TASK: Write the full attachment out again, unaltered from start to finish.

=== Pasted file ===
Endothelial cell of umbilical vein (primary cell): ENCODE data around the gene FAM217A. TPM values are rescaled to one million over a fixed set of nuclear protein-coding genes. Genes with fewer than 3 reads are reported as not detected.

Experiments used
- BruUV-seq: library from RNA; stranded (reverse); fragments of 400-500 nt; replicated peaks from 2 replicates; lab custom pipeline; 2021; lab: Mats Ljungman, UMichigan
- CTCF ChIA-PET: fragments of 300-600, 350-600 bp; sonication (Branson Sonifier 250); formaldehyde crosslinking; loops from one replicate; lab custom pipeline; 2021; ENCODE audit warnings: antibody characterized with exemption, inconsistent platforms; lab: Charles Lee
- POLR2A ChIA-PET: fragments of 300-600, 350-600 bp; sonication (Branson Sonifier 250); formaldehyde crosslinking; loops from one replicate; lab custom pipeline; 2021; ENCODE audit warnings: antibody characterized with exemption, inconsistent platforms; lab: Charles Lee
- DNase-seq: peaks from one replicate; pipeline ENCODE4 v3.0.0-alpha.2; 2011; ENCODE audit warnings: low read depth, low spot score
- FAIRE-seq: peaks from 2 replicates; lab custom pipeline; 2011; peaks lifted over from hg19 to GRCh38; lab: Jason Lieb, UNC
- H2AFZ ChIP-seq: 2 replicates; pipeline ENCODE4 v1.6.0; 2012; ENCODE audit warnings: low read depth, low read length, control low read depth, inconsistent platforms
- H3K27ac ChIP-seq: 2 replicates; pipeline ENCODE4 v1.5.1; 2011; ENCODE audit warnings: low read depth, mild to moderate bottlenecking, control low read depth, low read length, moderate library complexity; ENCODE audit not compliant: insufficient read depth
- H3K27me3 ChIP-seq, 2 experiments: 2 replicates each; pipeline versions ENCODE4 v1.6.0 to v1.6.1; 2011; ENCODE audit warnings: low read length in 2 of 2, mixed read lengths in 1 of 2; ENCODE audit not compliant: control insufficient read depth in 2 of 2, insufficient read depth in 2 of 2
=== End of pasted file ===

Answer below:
Endothelial cell of umbilical vein (primary cell): ENCODE data around the gene FAM217A. TPM values are rescaled to one million over a fixed set of nuclear protein-coding genes. Genes with fewer than 3 reads are reported as not detected.

Experiments used
- BruUV-seq: library from RNA; stranded (reverse); fragments of 400-500 nt; replicated peaks from 2 replicates; lab custom pipeline; 2021; lab: Mats Ljungman, UMichigan
- CTCF ChIA-PET: fragments of 300-600, 350-600 bp; sonication (Branson Sonifier 250); formaldehyde crosslinking; loops from one replicate; lab custom pipeline; 2021; ENCODE audit warnings: antibody characterized with exemption, inconsistent platforms; lab: Charles Lee
- POLR2A ChIA-PET: fragments of 300-600, 350-600 bp; sonication (Branson Sonifier 250); formaldehyde crosslinking; loops from one replicate; lab custom pipeline; 2021; ENCODE audit warnings: antibody characterized with exemption, inconsistent platforms; lab: Charles Lee
- DNase-seq: peaks from one replicate; pipeline ENCODE4 v3.0.0-alpha.2; 2011; ENCODE audit warnings: low read depth, low spot score
- FAIRE-seq: peaks from 2 replicates; lab custom pipeline; 2011; peaks lifted over from hg19 to GRCh38; lab: Jason Lieb, UNC
- H2AFZ ChIP-seq: 2 replicates; pipeline ENCODE4 v1.6.0; 2012; ENCODE audit warnings: low read depth, low read length, control low read depth, inconsistent platforms
- H3K27ac ChIP-seq: 2 replicates; pipeline ENCODE4 v1.5.1; 2011; ENCODE audit warnings: low read depth, mild to moderate bottlenecking, control low read depth, low read length, moderate library complexity; ENCODE audit not compliant: insufficient read depth
- H3K27me3 ChIP-seq, 2 experiments: 2 replicates each; pipeline versions ENCODE4 v1.6.0 to v1.6.1; 2011; ENCODE audit warnings: low read length in 2 of 2, mixed read lengths in 1 of 2; ENCODE audit not compliant: control insufficient read depth in 2 of 2, insufficient read depth in 2 of 2